Top Chef: All-Stars L.A.

Top Chef All Stars LA
Top Chef All Stars LA
Genre: Reality Competition
Network: Bravo
Season Year: 2020
Watch: Peacock

Look, if you’ve seen one Top Chef, you’ve pretty much seen all Top Chefs. This is actually season 17 of the show, so they’ve essentially been to every “food” town and had on every non-rapey (and some totally rapey) chefs that you’ve ever heard of. So it goes to reason that the show itself isn’t going to necessarily break any ground almost two decades in. But, instead, you have to find a contestant to kind of latch on to.

To root for someone whose food you feel speaks to you in some way. If your family is from a specific country or region that you feel one of the chefs particularly reps. Or maybe it’s one of their redemption stories. Or underdog status. Something, anything that you can either see in yourself or in your story that drives you to want that person to live. Even if it’s that you like cooking that’s more science experiment than culinary artistry.

The issue with this season is that it’s an all-star season. That means that these aren’t necessarily hungry, young chefs just coming up in the world. Or even new to the show. They are veterans in one way or another. And, honestly, it shows. Which, to me at least, takes something away from the competition part of the competition. The win-at-all-costs attitudes. The desperation. The drive. The Marcel Vigneron of it all. Never mind the fact there is $250,000 of San Pellegrino’s money at stake (and thousands of gratuitous shots of sparkling water), that never seemed to factor into things. In past seasons, you heard about and thought about what that money could and should mean to a young chef looking to get his or her first solo business off the ground. Here it seems like a bit of an afterthought. Not that the winner won’t appreciate it, I’m sure. And benefit from it. But it just doesn’t feel as crucial and as visceral to their existence.

Yes, I know Top Chef isn’t all about the competition. This isn’t Survivor. It’s about art and, to some extent, pride. I get it. If they were making, say, LEGO towers instead of fresh pasta, I would have way less interest. I do enjoy seeing the meals come together and the creativity they employ. I do miss the Richard Blaises of the world, though. The guys who put magic into their food. The Wylie Dufresne craziness from Top Chef Masters. Because, while there were some interesting chefs this year, the food felt somewhat dull and samey-samey. Granted, it was probably food I’d rather eat in real life than the eye-popping gastronomy, but it was mostly more rustic stuff that lacked some of the pizzaz and wow-factor of some of the previous iterations. I don’t mind subtlety when I’m in a restaurant, but I want spectacle on my television!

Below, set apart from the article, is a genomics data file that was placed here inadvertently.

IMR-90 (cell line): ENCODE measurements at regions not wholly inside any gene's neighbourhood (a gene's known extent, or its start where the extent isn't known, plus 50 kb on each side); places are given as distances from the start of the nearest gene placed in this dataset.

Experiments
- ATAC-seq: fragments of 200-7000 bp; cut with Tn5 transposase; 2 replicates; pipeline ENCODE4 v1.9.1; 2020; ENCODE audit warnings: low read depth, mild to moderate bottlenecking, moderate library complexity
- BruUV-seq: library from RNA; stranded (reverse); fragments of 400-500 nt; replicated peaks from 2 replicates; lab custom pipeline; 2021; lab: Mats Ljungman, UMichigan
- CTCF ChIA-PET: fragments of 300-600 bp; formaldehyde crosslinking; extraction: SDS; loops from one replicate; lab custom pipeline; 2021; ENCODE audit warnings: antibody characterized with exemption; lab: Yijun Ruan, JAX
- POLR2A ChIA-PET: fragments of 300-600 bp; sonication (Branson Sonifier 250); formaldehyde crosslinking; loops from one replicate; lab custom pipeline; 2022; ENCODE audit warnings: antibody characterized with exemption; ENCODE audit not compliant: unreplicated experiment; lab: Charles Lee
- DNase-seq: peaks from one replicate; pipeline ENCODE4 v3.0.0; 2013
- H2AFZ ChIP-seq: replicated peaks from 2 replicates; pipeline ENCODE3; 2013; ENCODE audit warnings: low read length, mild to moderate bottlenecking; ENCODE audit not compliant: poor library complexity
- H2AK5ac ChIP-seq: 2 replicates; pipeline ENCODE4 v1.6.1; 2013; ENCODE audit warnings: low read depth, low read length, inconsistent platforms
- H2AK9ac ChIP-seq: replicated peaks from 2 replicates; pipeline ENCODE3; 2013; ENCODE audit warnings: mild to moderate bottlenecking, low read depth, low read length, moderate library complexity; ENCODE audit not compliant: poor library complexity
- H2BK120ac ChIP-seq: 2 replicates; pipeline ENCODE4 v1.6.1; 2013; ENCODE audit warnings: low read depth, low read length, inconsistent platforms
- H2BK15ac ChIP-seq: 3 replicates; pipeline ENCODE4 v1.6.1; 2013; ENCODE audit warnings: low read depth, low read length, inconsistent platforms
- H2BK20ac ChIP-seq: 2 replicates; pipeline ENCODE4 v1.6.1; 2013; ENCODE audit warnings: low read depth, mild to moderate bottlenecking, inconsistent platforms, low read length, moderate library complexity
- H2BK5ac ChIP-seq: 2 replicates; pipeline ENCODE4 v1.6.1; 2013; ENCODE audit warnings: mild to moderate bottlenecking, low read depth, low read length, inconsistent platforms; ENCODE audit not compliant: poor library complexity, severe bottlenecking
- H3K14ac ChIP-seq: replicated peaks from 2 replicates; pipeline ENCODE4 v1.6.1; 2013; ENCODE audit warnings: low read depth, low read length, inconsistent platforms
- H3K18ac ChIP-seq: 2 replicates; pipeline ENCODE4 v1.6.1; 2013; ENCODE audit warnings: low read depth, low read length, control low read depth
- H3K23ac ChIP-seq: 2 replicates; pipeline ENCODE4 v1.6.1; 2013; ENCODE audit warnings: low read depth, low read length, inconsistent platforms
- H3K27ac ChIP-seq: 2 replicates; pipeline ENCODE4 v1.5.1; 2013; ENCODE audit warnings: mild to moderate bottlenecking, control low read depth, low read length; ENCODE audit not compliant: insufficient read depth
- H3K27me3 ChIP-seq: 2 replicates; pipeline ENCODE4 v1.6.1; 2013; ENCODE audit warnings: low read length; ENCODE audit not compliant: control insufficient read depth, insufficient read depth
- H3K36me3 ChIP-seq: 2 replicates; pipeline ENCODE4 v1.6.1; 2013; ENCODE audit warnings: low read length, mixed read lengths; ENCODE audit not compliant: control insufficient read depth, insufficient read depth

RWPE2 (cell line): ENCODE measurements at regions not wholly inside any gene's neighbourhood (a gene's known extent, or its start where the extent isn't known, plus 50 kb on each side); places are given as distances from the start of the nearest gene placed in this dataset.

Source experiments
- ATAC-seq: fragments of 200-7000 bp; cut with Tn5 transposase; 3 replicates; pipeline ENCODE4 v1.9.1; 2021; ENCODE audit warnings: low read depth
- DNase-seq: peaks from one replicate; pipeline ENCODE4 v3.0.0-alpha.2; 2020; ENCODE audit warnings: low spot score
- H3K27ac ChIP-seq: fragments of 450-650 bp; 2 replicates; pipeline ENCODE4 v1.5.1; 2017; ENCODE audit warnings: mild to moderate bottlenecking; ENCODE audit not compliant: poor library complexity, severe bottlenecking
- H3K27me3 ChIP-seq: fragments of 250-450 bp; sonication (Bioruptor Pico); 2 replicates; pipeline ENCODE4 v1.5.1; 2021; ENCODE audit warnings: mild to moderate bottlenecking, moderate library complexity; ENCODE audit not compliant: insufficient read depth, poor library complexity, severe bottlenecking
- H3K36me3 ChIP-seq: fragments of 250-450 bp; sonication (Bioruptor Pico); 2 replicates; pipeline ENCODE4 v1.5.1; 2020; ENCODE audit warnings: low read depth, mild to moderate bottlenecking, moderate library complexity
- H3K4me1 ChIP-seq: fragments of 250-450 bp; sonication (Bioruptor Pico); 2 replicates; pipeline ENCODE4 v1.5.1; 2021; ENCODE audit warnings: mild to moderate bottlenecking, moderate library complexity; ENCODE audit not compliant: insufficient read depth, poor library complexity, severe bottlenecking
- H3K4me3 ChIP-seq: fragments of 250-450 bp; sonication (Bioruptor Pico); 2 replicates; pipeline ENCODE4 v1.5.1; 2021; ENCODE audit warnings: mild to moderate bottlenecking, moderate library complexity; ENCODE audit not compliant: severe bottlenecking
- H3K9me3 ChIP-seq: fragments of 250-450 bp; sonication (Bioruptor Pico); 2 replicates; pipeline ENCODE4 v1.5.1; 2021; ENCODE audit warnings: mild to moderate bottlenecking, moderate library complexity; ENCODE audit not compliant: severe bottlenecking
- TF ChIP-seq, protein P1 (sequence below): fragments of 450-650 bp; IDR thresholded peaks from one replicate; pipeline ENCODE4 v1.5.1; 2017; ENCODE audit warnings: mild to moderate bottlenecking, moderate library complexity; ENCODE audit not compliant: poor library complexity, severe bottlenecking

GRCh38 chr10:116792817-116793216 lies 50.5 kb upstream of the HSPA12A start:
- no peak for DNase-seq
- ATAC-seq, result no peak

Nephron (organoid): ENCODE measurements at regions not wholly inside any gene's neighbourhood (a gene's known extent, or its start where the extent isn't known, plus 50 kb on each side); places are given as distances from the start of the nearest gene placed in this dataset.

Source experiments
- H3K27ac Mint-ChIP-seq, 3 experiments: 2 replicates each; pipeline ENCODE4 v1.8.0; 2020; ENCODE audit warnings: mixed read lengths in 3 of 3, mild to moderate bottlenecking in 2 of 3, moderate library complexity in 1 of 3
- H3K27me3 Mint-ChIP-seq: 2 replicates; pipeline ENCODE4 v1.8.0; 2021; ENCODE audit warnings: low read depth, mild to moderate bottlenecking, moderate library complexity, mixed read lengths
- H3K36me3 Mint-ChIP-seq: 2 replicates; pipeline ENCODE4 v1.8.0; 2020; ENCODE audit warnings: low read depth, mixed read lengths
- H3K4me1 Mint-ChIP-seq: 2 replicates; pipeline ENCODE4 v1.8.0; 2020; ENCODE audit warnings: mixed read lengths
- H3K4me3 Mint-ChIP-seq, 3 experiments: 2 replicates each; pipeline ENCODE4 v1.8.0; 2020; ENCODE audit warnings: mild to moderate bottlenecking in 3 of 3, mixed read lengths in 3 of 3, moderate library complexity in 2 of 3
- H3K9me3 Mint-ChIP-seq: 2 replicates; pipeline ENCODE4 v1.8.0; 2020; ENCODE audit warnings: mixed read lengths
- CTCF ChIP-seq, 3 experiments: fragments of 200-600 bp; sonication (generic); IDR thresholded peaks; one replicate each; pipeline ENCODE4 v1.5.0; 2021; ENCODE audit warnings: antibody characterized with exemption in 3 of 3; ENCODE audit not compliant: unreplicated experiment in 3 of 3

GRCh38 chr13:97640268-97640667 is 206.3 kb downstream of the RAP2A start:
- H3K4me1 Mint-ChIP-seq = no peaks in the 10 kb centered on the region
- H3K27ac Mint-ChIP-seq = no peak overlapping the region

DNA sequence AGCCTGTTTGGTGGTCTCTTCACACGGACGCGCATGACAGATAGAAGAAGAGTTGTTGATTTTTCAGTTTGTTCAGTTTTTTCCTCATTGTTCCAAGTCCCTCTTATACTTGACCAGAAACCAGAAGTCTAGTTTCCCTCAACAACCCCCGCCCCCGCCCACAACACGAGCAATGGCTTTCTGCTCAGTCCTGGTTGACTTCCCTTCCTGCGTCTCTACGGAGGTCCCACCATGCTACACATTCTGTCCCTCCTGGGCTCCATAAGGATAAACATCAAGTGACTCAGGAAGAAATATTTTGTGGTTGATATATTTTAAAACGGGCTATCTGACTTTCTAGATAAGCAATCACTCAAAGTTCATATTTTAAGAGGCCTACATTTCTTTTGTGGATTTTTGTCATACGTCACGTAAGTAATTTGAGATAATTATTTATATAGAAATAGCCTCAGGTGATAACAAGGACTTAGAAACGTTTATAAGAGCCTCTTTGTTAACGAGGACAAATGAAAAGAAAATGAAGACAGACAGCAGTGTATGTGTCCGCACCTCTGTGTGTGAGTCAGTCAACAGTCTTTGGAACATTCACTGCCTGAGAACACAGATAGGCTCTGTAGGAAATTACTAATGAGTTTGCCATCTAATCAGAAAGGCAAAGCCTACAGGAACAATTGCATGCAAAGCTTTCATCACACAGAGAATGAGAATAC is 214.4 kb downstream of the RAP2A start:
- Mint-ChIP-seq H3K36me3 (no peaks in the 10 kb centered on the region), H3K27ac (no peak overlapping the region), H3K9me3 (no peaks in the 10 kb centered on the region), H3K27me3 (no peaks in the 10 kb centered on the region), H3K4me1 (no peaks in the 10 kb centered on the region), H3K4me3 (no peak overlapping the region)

The fact I even watch these cooking shows and don’t really cook much myself (save throwing stuff on the grill) is an odd factor in the whole genre. You can’t taste the food they’re cooking. They don’t give you recipes, so it’s not as if you can really recreate them. In fact, these chefs are so skilled, it’s unlikely you’d be able to make this stuff even with a step-by-step. In this season, they’re all even likable. Even the slightly obnoxious Brian Malarkey is disarmingly charming once you kind of get to know him and realize his aesthetic has led to him being one of the most successful chef they have. We didn’t have a villain or even sketchy Michael Voltaggio, who always reminds me of Jeremy Renner’s scary-ass character from The Town.

Mostly it didn’t feel like the chefs took a lot of chances in this season. Sure, I think one of them tried the dreaded risotto. But mainly they stuck to cooking “their” food. Which meant Kevin Gillespie cooked southern food, Gregory Gourdet made Haitian stews, Eric Adjepong made African-inspired dishes and Bryan Voltaggio made very pretty, technique-driven soulless plates (that, oddly, on multiple occasions seemed to just ignore the actual challenge). And while some of these things looked absolutely delicious and were unique on their first go ’round when these contestants were on earlier seasons (especially the cuisine from lesser-known countries and regions), it kind of became old hat in this one.

There just wasn’t a lot of outside thinking. Not a lot of uniqueness. I appreciate they just wanted to cook the best version of their food, but there was nothing new. Granted, the person who actually ended up winning did do more of this than anyone else. They consistently mashed up styles and cuisines to create something authentically different. Which, I guess is why they won. And while I suppose they didn’t cook something inside a smoke dome or make like a bone marrow soufflé, it was recognized that in order to win what does amount to a contest, you have to be bold and creative and take risks. Otherwise, you’re just cooking food and not making art.